Antibiotic consumption in the country has increased by 30.81 percent in a span of just two years, according to a study published on Wednesday.
The findings of the study titled "Establishment of a National Antimicrobial Consumption (AMC) Monitoring System in Bangladesh," were revealed at a programme at a hotel in Dhaka.
Antibiotic consumption was 16.65 percent in the country in 2016, which increased to 19.8 percent in 2017 and 21.78 percent in 2018, the study found.
The consumption further enhanced to 25 percent till June 2019, the study added.
Professor Md Sayedur Rahman, chairman of the Department of Pharmacology at the Bangabandhu Sheikh Mujib Medical University, conducted the research on behalf of the Directorate General of Drug Administration.
The World Health Organization provided technical and financial support for the project.
Professor Sayedur conducted researched 82 types of antibiotics manufactured by 150 pharmaceutical companies. The information of first six months of the years in question were used as research data.
Consumption of nine types of antibiotics was higher, said the study, adding that the antibiotics consumed orally were much higher than those consumed through intravenous infusion.
Too much dependence on antibiotics leads to antibiotic resistance. Antibiotic resistance is when bacteria develop the ability to survive exposure to antibiotics designed to kill them or stop their growth.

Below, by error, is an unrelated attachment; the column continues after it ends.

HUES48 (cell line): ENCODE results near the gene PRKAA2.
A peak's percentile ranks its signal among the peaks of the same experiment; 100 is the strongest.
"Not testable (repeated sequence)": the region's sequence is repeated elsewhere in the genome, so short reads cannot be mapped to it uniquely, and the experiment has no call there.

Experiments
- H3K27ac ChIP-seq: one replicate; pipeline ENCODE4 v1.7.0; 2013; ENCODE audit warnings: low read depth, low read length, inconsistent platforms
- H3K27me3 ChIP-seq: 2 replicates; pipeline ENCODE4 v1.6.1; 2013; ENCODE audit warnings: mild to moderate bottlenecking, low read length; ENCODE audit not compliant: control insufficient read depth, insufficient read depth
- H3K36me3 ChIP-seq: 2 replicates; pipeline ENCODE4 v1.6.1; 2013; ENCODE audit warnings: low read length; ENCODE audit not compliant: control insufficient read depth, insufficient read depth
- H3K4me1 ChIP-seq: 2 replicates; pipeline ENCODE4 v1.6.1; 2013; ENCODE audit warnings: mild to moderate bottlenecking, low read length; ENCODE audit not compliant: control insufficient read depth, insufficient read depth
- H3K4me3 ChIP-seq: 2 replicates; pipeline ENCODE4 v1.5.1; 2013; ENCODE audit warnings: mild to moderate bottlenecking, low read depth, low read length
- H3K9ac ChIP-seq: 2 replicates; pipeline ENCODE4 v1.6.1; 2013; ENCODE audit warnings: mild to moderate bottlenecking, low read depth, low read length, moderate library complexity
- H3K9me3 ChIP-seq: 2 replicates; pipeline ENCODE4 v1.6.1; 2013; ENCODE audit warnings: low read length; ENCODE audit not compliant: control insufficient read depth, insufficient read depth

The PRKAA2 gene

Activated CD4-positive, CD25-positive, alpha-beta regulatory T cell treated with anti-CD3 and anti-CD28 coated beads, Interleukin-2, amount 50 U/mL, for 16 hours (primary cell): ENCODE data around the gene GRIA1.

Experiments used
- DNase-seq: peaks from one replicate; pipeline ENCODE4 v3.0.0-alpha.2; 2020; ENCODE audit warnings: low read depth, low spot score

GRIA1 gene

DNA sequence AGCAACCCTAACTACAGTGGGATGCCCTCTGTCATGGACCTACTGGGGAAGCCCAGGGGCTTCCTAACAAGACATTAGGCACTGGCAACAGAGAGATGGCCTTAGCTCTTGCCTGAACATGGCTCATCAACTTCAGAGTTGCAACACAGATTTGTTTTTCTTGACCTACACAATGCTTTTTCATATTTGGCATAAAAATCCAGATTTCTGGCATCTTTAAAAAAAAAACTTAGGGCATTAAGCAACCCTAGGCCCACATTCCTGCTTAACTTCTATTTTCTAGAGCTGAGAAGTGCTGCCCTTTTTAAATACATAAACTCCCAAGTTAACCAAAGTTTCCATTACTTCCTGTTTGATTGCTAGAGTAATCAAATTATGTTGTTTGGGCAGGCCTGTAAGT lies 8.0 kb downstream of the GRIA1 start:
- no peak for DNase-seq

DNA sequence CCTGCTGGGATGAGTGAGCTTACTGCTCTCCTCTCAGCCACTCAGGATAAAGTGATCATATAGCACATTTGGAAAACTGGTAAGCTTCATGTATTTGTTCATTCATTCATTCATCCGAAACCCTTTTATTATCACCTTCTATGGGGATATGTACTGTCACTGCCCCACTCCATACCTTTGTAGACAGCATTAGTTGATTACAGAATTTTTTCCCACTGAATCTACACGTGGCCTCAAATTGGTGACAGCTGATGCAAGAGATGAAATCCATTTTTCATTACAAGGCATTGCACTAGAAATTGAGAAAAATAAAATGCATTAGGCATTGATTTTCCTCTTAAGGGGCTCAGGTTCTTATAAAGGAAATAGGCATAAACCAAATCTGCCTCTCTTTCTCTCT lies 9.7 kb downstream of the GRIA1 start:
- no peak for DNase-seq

While disclosing the research findings, Professor Sayedur Rahman said the development of newer antibiotics has declined in the last few decades.
There is a possibility that only one antibiotic drug will be invented in the next seven years, he said.
"Under such circumstances, reserved antibiotic drugs are the last resort, which we cannot use, or else the next generation will die from even minor illnesses," he said.
Dr Md Aminul Hasan, director (hospital) at the Directorate General of Health Services, said hospitals are taking measures to ensure use of appropriate use of antibiotics to prevent the indiscriminate use of antibiotics.
The Shaheed Suhrawardy Medical College and Hospital in Dhaka has undertaken a pilot project on antibiotic use, he said, adding that the project will be extended to other parts of Bangladesh.
Major General Md Mahbubur Rahman, director general of the Directorate General of Drug Administration, said antibiotic resistance is a global problem.
Bangladesh has taken different initiatives, including the National Strategy Plan, to address the issue, he added.
The programme recommended colouring packets of antibiotics red, selling a full course of antibiotic putting in a single packet, inscribing the word "antibiotic" in Bangla on the packet, and including a lesson on antibiotic resistance in textbooks.